Stepping Into a Dream
As a toddler of 3, Eileen Martin couldn’t wait to begin studying Irish step dancing in her hometown of Dublin. It wasn’t until the ripe, old age of 4, though, that she was allowed to get serious about what would become not just a lifelong passion but a viable career. Eighteen years later, step dancing has taken Martin to three continents, dozens of cities and now to front and center stage of the music-and-dance juggernaut known as “Riverdance,” which is opening a 5-week return engagement at the Pantages Theatre beginning Friday night.
Now 22, Martin has stepped into the shoes of Jean Butler, the redhead who originated the lead role with Michael Flatley in 1994 for the Eurovision Song Contest in Dublin, and who also left her indelible mark on the first “Riverdance” world tour (including 21 performances in Los Angeles in the fall of 1996), and on two best-selling videotapes that are often broadcast on PBS.
Martin, too, performed in the seven-minute Eurovision production number, but as a member of the corps. Her abilities were quickly recognized, however, and by late 1995, as “Riverdance” was becoming a London hit, the 5-foot, 4-inch brunet was tapped to be Butler’s understudy.
Speaking by phone from Minneapolis, where the so-called original “Riverdance” company was wrapping an engagement (there are now two additional satellite road companies), Martin, who routinely filled in for an indisposed Butler and has yet to miss a performance because of sickness or injury herself, explained that she officially took over the role in January 1997.
She’s particularly proud of putting her own stamp on the leading role. “Because I don’t look like her [Butler is 5-11], I don’t think like her and I’ve put my own choreography to it, my personality shines through when I dance,” Martin said in an engaging Irish lilt. “I’m a very energetic, bubbly, happy kind of a dancer and I thrive on it, because I love it so much. That, I think, comes across on stage.”
As a decidedly feminine presence in a show that provides plenty of testosterone-driven routines--”Thunderstorm,” for example, in which 10 men take the stage with ferocious a capella tapping--Martin’s goals are to embody elegance, grace and lightness of foot. If the Boston Globe’s review is any indication, her aims have been fulfilled: “She sails forth effortlessly, as if propelled by the wind. It’s astonishing how she can be so vertical and so horizontal at once.”
The key, it seems, is inexhaustible stamina.
“I’m not saying it doesn’t take anything out of me, but some people find [doing] it very, very hard. Jean used to sweat a lot more than me. Maybe she didn’t enjoy it as much as I, I don’t know. But the guy who dresses me says, ‘You just never sweat.’ People have told me that I look like a little fairy, like I’m enjoying it so much.”
Martin seems to the spotlight born. Capturing her first World Irish Dancing Championship title when she was 12, her “spunky, bouncy . . . natural” style also caught the eye, at that time, of another step dancing champion, Colin Dunne, who would assume Flatley’s role opposite Butler and become Martin’s partner as well in 1995.
Dunne, 29, who has taken some time off but will be back in the show for its Los Angeles run, spoke by phone from Dublin of his two very different leading ladies.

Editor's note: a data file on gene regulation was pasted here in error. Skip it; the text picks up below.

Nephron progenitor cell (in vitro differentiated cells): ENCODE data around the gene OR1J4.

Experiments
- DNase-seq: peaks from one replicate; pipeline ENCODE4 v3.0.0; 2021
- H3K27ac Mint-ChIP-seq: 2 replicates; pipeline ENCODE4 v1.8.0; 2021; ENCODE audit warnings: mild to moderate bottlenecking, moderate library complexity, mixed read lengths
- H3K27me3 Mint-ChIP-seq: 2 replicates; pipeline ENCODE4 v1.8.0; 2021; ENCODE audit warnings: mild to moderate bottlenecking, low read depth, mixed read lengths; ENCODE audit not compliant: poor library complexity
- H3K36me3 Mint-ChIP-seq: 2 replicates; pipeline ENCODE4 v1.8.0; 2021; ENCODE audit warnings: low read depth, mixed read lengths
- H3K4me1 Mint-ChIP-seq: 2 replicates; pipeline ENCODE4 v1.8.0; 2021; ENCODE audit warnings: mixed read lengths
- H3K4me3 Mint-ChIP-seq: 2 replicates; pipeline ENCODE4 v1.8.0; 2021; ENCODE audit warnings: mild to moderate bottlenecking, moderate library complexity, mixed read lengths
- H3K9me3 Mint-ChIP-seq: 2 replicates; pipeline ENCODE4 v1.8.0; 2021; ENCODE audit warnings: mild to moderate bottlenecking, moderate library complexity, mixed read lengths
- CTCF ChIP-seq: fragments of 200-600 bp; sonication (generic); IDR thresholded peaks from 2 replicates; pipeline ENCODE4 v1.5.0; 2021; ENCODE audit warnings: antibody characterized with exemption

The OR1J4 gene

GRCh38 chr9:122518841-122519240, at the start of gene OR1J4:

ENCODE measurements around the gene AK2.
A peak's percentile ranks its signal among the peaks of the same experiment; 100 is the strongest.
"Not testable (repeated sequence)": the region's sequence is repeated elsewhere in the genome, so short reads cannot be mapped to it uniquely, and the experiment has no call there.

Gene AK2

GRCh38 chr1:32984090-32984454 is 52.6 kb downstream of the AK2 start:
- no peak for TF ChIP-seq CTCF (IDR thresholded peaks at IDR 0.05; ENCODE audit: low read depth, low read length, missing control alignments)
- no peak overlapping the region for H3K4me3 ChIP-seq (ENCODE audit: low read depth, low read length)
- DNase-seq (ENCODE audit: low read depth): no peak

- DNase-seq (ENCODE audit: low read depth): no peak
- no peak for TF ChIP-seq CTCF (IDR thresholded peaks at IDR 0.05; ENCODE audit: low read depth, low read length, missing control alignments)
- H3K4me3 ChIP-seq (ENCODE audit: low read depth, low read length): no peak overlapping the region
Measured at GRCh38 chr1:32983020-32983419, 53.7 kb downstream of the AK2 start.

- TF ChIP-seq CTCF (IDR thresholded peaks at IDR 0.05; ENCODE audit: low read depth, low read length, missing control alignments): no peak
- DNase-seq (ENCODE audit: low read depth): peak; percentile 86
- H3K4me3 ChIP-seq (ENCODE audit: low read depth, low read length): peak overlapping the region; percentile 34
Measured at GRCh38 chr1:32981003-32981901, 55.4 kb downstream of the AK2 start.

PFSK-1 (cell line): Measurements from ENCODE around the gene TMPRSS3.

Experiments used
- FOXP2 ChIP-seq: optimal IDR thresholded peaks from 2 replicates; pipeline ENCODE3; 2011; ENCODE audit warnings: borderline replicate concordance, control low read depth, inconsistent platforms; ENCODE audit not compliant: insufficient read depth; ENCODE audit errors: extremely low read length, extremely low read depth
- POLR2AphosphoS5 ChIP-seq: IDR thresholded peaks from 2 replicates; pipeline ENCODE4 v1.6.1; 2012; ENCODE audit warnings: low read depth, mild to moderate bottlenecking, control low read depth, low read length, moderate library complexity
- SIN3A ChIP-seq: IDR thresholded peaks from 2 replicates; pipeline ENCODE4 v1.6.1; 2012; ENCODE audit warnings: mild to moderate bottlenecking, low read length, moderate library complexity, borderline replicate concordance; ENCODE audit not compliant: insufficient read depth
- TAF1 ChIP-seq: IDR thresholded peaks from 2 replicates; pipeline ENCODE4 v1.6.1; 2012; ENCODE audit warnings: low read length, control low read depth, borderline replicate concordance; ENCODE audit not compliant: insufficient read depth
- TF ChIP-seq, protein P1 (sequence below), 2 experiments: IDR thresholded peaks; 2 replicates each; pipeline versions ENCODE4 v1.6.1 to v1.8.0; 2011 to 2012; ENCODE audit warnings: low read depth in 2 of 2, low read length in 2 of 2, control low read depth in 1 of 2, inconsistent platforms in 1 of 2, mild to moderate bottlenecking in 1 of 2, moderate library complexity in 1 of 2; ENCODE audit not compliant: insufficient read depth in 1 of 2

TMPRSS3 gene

“Jean is a flaming redhead and everything that goes along with that, very Rita Hayworth. The first night I did the show with her I saw her coming at me like Catwoman. Her attitude on stage is aggressive, but very assured in her femininity and very aware of it. Eileen is certainly a lot smaller and is probably by nature quieter than Jean, and that’s reflected in her dancing. She’s graceful--like a deer--without seeming to touch the floor. Very sweet, precise. That’s Eileen.”
Great partnering requires a certain chemistry. Dunne and Butler were a little mismatched (he’s an inch shorter); the Dunne-Martin coupling is a closer fit. Said the Chicago Tribune: “‘Though not as towering [as Jean Butler], the raven-haired Martin may possess even faster feet and she makes for a better partner for Dunne.”
Says Dunne after dancing with Martin in hundreds of performances: “Over time you know what your partner’s going to do. You know when they’re going to move, you get to know their body, their look, the way you’re going to take each others’ hand. It’s a language.”
And the language of “Riverdance” is movement, the wildly intricate tap patterns and sky-high leg pumping of Irish step dancing, which has been modified and expanded to reach the widest possible audience. “We use our arms now,” explains Martin, “whereas before [in classic Irish dancing], you always danced with your arms down by your side. If you moved or dropped a shoulder, you were penalized. It was very expressionless. Now you’re able to enjoy it more, and it’s something totally new that people have never seen. I think the dance and music together really blow people away. It’s very moving.”
While Butler left “Riverdance” to pursue an acting career, Martin plans on staying with it for at least another year. It’s a prospect made slightly easier by the fact that she and Dunne get a breather by not dancing the matinees. And, while being on the road may be hard on some performers, Martin finds it rewarding. The fact that she has a boyfriend in the company, chorus master Cathal Synnott, also helps.
And so does that front and center position. “I never thought this would happen. Absolutely not. To be honest, it’s brilliant. Sometimes you have a dream and it comes true.”
“Riverdance” runs Tues.-Sat., 8 p.m.; Sat.-Sun., 2 p.m., Sun., 7:30 p.m. Pantages Theatre, 6233 Hollywood Blvd. (213) 365-3560. Tickets: $46-$71. Ends May 17.
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